But why do we die? Because, the Bible tells us, we have all rebelled against God and decided to live life our own way (this is called ‘sin’). God warned us we would ‘surely die’ for doing so (Genesis 2:17), and this is why our world is in such a bad state. Worse, if we die without God, we will go to Hell where there is nothing but unending sorrow. The good news is that Jesus Christ came and lived as one of us, as a man, who know what it was like to lose friends to death. He even wept in public over the death of His friends (John 11:35)! And yet, He died the most painful execution on a Roman cross for sin, so that you and I would not endure everlasting judgement. He was then raised back to life so that we too would have life, right now. That, in turn, releases us from the fear of death (Hebrews 2:14-15).

            Please join us at Georges River Congregational Church on Sunday to find out more about what life in Jesus looks like (see over). It’s not just about avoiding Hell – it’s so much more than that and we look forward to seeing you some day.

God bless, Pastor Haydn.

(This devotion was written for a local Christian newspaper.)

How to Enjoy Intimacy With God

Never in the history of the Christian church has so much theological knowledge been available to so many people as it is today … We are awash in Bible translations, good books, insightful articles, recorded sermons, interviews, movies, documentaries, music, and more. Much of it very good, [and] it is right for us to be very thankful. But [the west] is not abounding in Enochs (or finding them frequently disappearing), saints who walk with God in a profoundly intimate way (Genesis 5:24; Hebrews 11:5). Why? Because knowledge is not synonymous with trust – This is a very poignant and helpful article on what intimacy with God looks like from Desiring God.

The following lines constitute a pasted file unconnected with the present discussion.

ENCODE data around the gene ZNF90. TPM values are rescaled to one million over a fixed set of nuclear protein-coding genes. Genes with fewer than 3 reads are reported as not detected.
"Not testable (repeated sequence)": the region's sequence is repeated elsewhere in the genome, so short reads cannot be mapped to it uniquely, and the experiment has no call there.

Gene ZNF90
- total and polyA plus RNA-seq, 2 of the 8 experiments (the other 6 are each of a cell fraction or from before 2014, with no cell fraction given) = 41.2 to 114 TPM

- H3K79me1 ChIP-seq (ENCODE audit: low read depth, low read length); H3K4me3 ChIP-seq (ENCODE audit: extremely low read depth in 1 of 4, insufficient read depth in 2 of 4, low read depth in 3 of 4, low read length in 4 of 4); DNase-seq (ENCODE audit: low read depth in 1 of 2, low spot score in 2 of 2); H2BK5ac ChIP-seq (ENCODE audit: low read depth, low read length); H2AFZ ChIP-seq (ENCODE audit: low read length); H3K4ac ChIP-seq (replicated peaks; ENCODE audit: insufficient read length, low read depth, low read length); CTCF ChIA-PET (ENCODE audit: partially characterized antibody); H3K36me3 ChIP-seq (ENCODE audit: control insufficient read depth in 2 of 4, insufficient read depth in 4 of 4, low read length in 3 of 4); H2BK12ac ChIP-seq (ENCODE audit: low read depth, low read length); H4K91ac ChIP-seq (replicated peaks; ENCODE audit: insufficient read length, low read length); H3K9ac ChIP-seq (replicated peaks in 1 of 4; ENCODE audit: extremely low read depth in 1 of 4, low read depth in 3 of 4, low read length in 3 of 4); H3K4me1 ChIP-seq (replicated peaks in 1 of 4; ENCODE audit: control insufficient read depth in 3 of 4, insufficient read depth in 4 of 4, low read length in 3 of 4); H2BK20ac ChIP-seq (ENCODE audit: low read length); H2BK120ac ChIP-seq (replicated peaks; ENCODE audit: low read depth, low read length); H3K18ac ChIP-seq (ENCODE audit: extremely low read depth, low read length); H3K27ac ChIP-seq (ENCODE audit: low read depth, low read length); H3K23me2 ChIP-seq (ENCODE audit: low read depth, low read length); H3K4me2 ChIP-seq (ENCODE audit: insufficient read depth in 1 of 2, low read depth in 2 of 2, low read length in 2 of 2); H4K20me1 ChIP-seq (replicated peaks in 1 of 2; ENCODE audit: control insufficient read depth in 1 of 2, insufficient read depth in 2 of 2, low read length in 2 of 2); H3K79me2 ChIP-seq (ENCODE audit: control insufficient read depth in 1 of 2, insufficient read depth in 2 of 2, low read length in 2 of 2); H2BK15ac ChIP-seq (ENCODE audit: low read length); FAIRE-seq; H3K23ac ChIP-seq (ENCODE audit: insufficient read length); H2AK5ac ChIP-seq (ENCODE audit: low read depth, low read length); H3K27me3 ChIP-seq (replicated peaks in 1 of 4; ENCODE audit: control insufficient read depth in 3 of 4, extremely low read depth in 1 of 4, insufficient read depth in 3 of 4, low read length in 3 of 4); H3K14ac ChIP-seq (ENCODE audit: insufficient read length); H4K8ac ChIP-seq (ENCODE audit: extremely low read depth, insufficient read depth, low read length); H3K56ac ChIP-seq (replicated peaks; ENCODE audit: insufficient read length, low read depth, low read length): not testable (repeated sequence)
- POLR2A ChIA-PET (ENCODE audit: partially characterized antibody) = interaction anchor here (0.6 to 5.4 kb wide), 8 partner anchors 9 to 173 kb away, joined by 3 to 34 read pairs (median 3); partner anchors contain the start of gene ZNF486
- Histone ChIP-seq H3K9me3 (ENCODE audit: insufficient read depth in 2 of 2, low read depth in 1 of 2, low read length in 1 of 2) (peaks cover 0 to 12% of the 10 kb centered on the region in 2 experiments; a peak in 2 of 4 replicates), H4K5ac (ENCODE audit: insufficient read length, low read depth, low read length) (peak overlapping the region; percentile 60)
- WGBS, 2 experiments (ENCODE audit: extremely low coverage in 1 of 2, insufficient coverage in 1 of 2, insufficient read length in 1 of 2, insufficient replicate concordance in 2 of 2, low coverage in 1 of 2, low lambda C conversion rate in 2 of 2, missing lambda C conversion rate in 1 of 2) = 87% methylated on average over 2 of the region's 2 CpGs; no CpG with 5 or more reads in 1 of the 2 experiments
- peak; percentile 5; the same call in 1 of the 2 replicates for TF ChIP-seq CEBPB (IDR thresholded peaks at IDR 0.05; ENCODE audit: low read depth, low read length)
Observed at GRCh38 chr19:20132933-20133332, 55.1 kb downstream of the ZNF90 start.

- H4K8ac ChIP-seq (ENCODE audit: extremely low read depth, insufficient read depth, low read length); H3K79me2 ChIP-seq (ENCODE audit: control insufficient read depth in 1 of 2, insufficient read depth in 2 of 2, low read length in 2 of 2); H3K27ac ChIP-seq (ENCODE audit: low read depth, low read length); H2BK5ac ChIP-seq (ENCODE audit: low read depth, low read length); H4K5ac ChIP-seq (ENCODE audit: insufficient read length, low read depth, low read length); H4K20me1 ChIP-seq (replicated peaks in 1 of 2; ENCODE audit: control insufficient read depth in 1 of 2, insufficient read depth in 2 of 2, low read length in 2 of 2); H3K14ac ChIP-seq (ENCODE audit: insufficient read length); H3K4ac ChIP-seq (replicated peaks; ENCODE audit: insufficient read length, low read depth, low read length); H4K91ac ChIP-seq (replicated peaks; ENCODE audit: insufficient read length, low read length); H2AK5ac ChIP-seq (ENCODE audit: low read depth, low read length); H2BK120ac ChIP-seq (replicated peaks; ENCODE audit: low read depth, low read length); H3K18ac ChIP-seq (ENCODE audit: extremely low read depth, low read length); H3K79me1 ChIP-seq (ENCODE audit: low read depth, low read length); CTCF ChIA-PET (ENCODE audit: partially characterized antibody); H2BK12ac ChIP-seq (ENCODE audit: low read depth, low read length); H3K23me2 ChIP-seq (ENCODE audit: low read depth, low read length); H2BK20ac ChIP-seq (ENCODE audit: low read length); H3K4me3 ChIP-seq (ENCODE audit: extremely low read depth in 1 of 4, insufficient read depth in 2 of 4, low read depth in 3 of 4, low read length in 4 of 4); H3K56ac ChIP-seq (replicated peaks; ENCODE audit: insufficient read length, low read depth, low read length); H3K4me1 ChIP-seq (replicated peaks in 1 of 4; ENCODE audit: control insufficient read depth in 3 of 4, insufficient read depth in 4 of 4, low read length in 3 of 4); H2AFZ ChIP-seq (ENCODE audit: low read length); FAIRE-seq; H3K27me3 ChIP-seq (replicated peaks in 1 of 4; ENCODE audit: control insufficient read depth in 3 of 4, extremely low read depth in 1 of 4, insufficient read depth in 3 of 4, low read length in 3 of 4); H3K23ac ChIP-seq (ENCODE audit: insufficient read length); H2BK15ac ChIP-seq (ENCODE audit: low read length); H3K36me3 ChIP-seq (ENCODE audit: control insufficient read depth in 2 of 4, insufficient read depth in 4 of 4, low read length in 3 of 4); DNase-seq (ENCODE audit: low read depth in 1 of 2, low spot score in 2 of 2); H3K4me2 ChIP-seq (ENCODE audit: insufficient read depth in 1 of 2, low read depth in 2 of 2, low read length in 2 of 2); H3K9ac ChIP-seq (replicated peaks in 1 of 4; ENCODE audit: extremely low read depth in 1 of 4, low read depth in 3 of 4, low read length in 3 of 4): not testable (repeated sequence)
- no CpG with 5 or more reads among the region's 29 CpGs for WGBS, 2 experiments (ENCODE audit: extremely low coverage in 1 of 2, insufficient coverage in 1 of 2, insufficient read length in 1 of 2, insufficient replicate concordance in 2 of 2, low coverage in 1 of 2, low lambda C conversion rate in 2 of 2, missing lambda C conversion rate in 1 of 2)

Using Prayer for Political Purposes

Rubio prayer

Presidential candidate Rubio and family ‘pray’ before a caucus vote. What would Jesus say? “When you pray, do not be like the hypocrites, for they love to pray standing in the synagogues and on the street corners to be seen by others. Truly I tell you, they have received their reward in full. But when you pray, go into your room, close the door and pray to your Father, who is unseen. Then your Father, who sees what is done in secret, will reward you” – Matthew 6.  Unless Christians stop trying to get God on their agendas (rather than making sure they’re on God’s agenda), then Christianity in the west will continue to be unappealing and lifeless.

Bible Study on Grace and Works

Recently at Georges River Congregational Church, we are just starting a new Bible study on the relationship between grace (the unmerited goodness and salvation of God through the person and work of Jesus Christ) and good works (the obligated deeds of obedience to God after becoming a Christian).  

When I became a Christian in 1998 this was inadequately explained to me because the emphasis was so much on the grace message, and I started wondering, “Where do unmerited grace and dutiful obligation come together in the Christian journey?”  For other people the concept of obligated holiness has impacted them so much that grace is not easy to understand.  I suspect other Christians are also confused by this.  To examine this topic, we’re using the book The Discipline of Grace by Jerry Bridges.  

To introduce my congregation to the topic at hand, I wrote an introductory Bible study to help folk get their mind around things as a foretaste.  I even included some computer-generated illustrations :D  So here is my Discipleship and Grace Bible Study, which you are free to use.  

Shalom (Ephesians 2:8-10).

Promote the gospel, not Christian privilege

Here is an excellent article on how Christians are to navigate themselves through a world where ‘tolerance’ means intolerance of Christianity, by Christian theologian D.A. Carson.  It looks at why the New Tolerance will crumble and how to overcome it.  Carson also writes that the solution to it does NOT lie in Christians maintaining their privilege in the status quo of the current social order, which they have enjoyed up until now.  Sadly, many of my Christian friends particularly in America and the upcoming presidential election are seeking to do just this.  Other well-intentioned Christian friends I know in Australia are trying to do the same (such as trying to make every student in public schools to take Scripture class, even against their own personal consciences and personal beliefs), even though the tide of history – and God’s hand – is also not in their favour.  This is well worth the read.